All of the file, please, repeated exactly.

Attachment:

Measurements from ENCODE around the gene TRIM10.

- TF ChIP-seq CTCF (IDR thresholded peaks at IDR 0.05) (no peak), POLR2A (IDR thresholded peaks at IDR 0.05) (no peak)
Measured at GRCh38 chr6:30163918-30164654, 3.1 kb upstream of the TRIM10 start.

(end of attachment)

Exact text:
Measurements from ENCODE around the gene TRIM10.

- TF ChIP-seq CTCF (IDR thresholded peaks at IDR 0.05) (no peak), POLR2A (IDR thresholded peaks at IDR 0.05) (no peak)
Measured at GRCh38 chr6:30163918-30164654, 3.1 kb upstream of the TRIM10 start.